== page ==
I haven’t written in awhile. I will attribute this to the old adage “if you can’t say something nice, don’t say anything”.
While this is mostly true, our life here hasn’t been bad. We have met some extremely nice people. We have made some friends. Boat schooling is going pretty well. We aren’t in the frozen tundra of South Dakota. Being here for the last 6 weeks isn’t where we planned on being, and this has led me to being a little resentful of being away from family and friends to just “sit here”. One of the first people we met said, “when you’re sailing, you learn to let go of plans”. Touche.
One of the friends we have made, Chris (S/V Water Frog) has spent the last solid year making repairs that weren’t in her survey, which, interestingly, was also done by the same surveyor we had. She wasn’t able to sail for a couple years, so didn’t begin getting her boat ready immediately, thereby wasn’t aware of the true condition of her boat. The resident boatbuilder, Ron, who has somewhere around 35 years experience has been overseeing Mike’s work and making recommendations on how to proceed with Voyager. John, the rigger had a similar situation with his boat and was able to tell us right away when we hauled out, what the problem was with our deck. Rocky and his family have been amazing. This is his yard and he lives on site. His son, Clayton, 5, has entertained us with his driving prowess (he sits behind the wheel of side by sides, a dirt bike, the heavy forklift, basically anything with wheels) and has kept Matthew busy on his trampoline and playing.
Ron has said he would happily put his name on any work Mike has done. The gentleman in the Tayana next to us has tried relentlessly to get Mike to work on his boat. When he realized Mike is actually a physician by trade, he couldn’t believe it. John has offered Mike a job doing the wood work on his boat. I guess if we wanted to stay here indefinitely, he could have a job!
This is a “through hull”. It needs to be clean and able to turn.
Mike calls this severe atherosclerosis, there’s supposed to be a hole in the center of that for waste to pass through.
All cleaned up and shiny.
I, meanwhile, teach Matthew and we go on field trips. I keep the dogs out of the way and try to keep them safely exercised. I help Mike when I can. I’ve mixed epoxy, held the backs of nuts and bolts, removed stanchions and plates, pulled a portlight to replace, painted and painted and painted, sanded the new fiberglass on the deck (I WILL NEVER DO THIS AGAIN) and I clean the galley before I prepare every meal, due to the constant dust from the construction.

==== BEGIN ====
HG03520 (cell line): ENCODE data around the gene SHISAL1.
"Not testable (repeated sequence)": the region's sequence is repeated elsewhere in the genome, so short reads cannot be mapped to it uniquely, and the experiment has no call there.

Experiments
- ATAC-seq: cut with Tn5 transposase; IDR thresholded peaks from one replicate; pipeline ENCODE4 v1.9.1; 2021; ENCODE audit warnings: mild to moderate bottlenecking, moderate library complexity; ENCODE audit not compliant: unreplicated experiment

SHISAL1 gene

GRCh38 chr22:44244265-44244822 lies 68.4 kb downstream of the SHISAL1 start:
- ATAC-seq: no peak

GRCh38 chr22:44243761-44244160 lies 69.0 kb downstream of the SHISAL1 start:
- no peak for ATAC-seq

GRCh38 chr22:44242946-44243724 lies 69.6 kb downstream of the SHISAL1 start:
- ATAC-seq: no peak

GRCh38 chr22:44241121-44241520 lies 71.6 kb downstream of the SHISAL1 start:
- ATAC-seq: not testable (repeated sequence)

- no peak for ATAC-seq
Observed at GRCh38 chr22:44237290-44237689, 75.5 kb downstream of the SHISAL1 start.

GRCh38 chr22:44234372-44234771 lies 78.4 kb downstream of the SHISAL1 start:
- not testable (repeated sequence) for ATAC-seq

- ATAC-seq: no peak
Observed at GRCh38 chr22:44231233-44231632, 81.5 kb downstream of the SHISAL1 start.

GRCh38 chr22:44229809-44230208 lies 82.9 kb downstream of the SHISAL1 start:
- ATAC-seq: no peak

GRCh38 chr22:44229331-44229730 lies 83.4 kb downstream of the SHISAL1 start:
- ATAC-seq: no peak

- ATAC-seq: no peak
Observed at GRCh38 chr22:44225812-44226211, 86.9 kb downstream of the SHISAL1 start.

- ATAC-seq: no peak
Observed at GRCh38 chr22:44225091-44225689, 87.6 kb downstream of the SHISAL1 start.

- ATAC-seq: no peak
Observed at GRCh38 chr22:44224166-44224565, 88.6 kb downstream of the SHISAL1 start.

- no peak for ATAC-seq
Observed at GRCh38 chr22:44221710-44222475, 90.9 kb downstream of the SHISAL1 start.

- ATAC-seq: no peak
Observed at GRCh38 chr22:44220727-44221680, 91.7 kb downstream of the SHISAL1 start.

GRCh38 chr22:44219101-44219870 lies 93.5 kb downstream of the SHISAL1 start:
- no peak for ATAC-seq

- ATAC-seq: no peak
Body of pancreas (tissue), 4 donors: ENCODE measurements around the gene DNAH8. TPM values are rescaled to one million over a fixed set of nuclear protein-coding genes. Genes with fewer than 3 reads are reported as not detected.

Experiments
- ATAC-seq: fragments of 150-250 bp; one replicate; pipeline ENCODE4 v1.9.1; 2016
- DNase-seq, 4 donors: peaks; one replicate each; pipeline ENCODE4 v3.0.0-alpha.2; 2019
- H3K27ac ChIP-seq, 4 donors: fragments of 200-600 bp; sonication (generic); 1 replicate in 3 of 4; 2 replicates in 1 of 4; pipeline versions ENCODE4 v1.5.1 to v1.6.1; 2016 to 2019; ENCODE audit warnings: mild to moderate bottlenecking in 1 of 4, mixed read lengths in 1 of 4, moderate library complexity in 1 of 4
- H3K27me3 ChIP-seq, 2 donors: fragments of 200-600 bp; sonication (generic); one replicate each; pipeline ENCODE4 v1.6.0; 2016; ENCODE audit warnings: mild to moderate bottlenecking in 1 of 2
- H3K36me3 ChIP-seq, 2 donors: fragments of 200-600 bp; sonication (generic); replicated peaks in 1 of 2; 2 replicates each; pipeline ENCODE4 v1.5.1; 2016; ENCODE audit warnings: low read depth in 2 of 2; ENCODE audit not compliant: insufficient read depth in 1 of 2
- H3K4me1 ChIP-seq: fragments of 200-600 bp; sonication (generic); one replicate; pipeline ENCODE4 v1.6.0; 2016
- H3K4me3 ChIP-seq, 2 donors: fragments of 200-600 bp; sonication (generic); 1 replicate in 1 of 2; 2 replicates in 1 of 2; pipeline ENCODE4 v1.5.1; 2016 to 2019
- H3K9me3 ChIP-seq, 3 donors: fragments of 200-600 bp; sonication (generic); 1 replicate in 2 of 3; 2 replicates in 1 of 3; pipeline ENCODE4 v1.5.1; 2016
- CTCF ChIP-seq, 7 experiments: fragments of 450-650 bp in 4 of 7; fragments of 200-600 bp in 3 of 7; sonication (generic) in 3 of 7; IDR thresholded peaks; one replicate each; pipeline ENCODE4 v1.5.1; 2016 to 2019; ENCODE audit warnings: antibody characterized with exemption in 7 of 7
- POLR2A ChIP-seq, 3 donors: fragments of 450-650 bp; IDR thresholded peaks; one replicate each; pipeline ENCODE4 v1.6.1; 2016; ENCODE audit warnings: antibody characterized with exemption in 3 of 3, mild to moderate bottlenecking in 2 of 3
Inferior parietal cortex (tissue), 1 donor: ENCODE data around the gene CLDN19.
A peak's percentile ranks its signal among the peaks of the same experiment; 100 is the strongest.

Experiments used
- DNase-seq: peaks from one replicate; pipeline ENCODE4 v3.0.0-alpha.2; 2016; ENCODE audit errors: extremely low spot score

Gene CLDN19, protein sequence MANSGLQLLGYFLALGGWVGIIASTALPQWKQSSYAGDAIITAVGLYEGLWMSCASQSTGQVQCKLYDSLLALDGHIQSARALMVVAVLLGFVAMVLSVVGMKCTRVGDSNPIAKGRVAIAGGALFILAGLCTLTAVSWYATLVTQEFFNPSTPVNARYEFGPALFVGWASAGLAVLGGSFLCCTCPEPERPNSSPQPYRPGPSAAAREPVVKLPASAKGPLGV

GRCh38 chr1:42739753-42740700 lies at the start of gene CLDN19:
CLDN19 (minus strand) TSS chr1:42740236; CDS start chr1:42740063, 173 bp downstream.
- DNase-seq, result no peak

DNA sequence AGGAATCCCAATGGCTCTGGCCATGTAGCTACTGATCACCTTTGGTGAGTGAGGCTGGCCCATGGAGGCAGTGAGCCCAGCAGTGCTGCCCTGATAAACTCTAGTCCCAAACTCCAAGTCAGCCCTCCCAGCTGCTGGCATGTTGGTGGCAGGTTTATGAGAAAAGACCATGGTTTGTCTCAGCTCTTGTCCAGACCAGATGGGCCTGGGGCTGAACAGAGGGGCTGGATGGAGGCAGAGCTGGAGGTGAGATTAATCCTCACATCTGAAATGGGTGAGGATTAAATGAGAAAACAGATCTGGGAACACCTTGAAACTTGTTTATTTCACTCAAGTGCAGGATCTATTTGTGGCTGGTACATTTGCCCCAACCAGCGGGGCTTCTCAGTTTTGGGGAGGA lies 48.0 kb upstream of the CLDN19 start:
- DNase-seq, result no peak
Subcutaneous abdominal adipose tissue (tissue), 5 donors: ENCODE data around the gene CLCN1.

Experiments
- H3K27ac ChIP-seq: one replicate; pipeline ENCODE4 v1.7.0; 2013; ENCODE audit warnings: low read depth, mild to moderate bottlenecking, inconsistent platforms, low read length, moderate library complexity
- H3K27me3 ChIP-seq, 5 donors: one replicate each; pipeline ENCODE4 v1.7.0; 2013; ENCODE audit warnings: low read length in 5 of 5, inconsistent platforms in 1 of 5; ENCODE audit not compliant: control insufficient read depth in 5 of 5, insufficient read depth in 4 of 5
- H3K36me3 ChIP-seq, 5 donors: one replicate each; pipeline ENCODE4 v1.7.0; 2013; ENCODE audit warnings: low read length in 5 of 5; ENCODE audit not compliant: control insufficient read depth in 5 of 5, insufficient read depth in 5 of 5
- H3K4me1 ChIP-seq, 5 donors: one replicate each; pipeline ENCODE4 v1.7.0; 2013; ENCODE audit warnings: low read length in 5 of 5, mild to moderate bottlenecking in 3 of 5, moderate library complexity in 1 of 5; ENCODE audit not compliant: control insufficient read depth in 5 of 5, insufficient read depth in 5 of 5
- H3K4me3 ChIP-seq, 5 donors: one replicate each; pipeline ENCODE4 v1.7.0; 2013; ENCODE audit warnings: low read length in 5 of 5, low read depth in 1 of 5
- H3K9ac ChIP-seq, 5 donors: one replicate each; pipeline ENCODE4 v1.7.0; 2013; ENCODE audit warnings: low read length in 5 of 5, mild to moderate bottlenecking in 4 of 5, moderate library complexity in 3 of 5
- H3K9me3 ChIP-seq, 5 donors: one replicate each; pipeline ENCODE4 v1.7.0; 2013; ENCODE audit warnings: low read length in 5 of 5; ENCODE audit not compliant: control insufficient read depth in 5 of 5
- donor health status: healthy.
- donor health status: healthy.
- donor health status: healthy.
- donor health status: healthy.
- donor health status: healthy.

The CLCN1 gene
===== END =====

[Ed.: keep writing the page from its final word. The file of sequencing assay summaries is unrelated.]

Dogs, not getting into trouble for a change.
Family card night.
School at the park.
Tightening and replacing hose clamps.
Tabby Sugar Mill.
Fly Agaric Mushroom. This is the mushroom we suspect made Katniss sick. Copious amounts of saliva and urination, hallucinations, tremors and agitation. Not fun!
Some of the sites we have taken in are the submarine museum, the Cumberland Island Museum, the Amelia Island Museum, the Tabby Sugar Mill and various restaurants. A block from the yard, I found an old, very small cemetery. There’s a stone there for a Revolutionary War soldier! We have met some friendly dog owners at the dog park and boat schooled at the parks nearby. We have learned about local mushrooms due to Katniss deciding it was a good idea to taste several varieties we found in a local park. This was a scary occurrence and we are still keeping an eye on her to make sure she is ok. This dog is constantly pushing the limits on safe activity. She eats everything and gets herself into some perilous situations routinely! She has worn me out cleaning up after her! Because of this, she is well known in the yard, not something I’m especially proud of.
All in all, this is part of the adventure. We are learning as we go and making friends. No experience is wasted and we are hopefully blessing those around us as they are blessing us.
We have been advised to write a letter to the certifying agency of the surveyor we used due to the number of issues that weren’t listed on the survey. While we haven’t done this yet, we are certainly considering it. We just aren’t sure how much more energy and time we want to give this, other than getting the boat repaired and back in the water. On one of my walks, I found a house down the road. It resembles a mansion and is considered a “handyman special”. There’s a dilapidated tennis court, fountain, pool, etc. The asking price is less than we sold our house for. I jokingly said if we were going to be here awhile, we might as well take on another house rebuild, too. At least the dogs would have a yard while we worked…..